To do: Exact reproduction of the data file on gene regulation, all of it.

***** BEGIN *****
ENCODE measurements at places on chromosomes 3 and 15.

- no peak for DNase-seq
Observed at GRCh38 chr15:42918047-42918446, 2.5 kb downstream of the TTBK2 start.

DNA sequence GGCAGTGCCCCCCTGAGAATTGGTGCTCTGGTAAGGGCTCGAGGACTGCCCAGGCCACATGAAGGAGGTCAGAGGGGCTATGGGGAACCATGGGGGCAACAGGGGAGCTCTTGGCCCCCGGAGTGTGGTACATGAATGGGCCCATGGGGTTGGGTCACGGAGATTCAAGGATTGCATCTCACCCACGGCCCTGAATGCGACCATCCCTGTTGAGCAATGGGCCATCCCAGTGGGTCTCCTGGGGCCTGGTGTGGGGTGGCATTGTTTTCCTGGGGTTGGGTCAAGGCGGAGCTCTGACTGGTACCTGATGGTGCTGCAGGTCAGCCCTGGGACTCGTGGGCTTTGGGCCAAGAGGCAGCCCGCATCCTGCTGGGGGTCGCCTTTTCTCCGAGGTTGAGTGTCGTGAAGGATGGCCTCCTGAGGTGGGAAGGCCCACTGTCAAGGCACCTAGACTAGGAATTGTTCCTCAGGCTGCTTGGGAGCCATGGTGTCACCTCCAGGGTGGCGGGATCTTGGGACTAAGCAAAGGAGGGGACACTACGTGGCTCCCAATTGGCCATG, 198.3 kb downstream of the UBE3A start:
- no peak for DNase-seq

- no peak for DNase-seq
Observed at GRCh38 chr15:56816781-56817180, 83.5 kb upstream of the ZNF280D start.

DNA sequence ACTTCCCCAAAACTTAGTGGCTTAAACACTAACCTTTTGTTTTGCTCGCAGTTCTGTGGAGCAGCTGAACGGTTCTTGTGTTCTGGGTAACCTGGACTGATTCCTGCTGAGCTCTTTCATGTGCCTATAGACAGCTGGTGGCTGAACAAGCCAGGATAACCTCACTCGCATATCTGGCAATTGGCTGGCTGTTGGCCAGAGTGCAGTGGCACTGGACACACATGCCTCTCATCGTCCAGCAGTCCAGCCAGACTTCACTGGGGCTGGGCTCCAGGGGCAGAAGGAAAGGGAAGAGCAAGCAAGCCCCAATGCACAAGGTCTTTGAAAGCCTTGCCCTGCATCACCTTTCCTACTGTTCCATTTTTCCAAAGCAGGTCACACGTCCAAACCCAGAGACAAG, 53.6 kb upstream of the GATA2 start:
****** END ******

ENCODE measurements at places on chromosomes 3 and 15.

- no peak for DNase-seq
Observed at GRCh38 chr15:42918047-42918446, 2.5 kb downstream of the TTBK2 start.

DNA sequence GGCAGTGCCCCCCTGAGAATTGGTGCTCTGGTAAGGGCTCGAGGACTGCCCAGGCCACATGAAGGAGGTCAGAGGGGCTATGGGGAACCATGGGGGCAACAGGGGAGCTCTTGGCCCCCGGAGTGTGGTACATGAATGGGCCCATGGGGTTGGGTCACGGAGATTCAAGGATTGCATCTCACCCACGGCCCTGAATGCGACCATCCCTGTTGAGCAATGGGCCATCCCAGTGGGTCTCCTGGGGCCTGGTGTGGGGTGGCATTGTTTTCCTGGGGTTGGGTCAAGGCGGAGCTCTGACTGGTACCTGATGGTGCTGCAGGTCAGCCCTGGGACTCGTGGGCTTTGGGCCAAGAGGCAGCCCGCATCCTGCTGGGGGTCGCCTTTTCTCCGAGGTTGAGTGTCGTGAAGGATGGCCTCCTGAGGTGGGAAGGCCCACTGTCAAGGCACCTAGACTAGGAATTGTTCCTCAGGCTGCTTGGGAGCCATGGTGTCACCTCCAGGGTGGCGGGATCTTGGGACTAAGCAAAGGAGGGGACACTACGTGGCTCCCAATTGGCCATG, 198.3 kb downstream of the UBE3A start:
- no peak for DNase-seq

- no peak for DNase-seq
Observed at GRCh38 chr15:56816781-56817180, 83.5 kb upstream of the ZNF280D start.

DNA sequence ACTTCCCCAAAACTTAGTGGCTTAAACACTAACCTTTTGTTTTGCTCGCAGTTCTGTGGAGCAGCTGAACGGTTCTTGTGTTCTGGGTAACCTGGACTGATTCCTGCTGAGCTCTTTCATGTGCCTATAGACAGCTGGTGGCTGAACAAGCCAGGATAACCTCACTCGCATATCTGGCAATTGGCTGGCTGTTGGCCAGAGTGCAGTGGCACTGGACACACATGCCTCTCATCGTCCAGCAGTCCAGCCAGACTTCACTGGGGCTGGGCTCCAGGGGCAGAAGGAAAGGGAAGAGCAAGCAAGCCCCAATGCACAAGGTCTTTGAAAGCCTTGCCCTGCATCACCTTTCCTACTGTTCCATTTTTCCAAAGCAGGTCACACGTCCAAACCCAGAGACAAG, 53.6 kb upstream of the GATA2 start: